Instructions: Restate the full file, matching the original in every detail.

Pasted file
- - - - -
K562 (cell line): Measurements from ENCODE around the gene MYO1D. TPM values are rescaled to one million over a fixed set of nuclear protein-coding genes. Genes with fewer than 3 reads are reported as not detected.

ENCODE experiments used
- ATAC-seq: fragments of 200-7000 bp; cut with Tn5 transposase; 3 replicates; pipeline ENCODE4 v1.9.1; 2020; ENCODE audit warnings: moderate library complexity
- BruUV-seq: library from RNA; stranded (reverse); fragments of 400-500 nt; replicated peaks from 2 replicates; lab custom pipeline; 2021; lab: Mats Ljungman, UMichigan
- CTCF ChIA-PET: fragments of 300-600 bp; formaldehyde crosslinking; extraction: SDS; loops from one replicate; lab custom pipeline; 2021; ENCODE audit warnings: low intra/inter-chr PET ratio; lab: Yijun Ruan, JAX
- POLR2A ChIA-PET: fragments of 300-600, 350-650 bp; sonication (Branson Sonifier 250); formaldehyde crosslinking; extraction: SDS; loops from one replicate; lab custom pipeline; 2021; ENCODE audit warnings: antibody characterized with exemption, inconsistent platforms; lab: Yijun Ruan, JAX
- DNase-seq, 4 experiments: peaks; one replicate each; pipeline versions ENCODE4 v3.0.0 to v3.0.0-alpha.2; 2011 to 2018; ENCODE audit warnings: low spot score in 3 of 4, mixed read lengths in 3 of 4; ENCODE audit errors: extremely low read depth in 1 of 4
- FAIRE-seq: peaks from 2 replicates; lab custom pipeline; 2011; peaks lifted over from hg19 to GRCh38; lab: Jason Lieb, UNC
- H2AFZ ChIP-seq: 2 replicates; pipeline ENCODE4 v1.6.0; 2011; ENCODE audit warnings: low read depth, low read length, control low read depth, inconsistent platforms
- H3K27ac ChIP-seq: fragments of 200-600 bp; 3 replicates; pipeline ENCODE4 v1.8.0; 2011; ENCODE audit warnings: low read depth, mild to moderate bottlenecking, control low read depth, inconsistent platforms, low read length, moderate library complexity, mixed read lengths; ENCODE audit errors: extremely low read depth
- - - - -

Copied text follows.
K562 (cell line): Measurements from ENCODE around the gene MYO1D. TPM values are rescaled to one million over a fixed set of nuclear protein-coding genes. Genes with fewer than 3 reads are reported as not detected.

ENCODE experiments used
- ATAC-seq: fragments of 200-7000 bp; cut with Tn5 transposase; 3 replicates; pipeline ENCODE4 v1.9.1; 2020; ENCODE audit warnings: moderate library complexity
- BruUV-seq: library from RNA; stranded (reverse); fragments of 400-500 nt; replicated peaks from 2 replicates; lab custom pipeline; 2021; lab: Mats Ljungman, UMichigan
- CTCF ChIA-PET: fragments of 300-600 bp; formaldehyde crosslinking; extraction: SDS; loops from one replicate; lab custom pipeline; 2021; ENCODE audit warnings: low intra/inter-chr PET ratio; lab: Yijun Ruan, JAX
- POLR2A ChIA-PET: fragments of 300-600, 350-650 bp; sonication (Branson Sonifier 250); formaldehyde crosslinking; extraction: SDS; loops from one replicate; lab custom pipeline; 2021; ENCODE audit warnings: antibody characterized with exemption, inconsistent platforms; lab: Yijun Ruan, JAX
- DNase-seq, 4 experiments: peaks; one replicate each; pipeline versions ENCODE4 v3.0.0 to v3.0.0-alpha.2; 2011 to 2018; ENCODE audit warnings: low spot score in 3 of 4, mixed read lengths in 3 of 4; ENCODE audit errors: extremely low read depth in 1 of 4
- FAIRE-seq: peaks from 2 replicates; lab custom pipeline; 2011; peaks lifted over from hg19 to GRCh38; lab: Jason Lieb, UNC
- H2AFZ ChIP-seq: 2 replicates; pipeline ENCODE4 v1.6.0; 2011; ENCODE audit warnings: low read depth, low read length, control low read depth, inconsistent platforms
- H3K27ac ChIP-seq: fragments of 200-600 bp; 3 replicates; pipeline ENCODE4 v1.8.0; 2011; ENCODE audit warnings: low read depth, mild to moderate bottlenecking, control low read depth, inconsistent platforms, low read length, moderate library complexity, mixed read lengths; ENCODE audit errors: extremely low read depth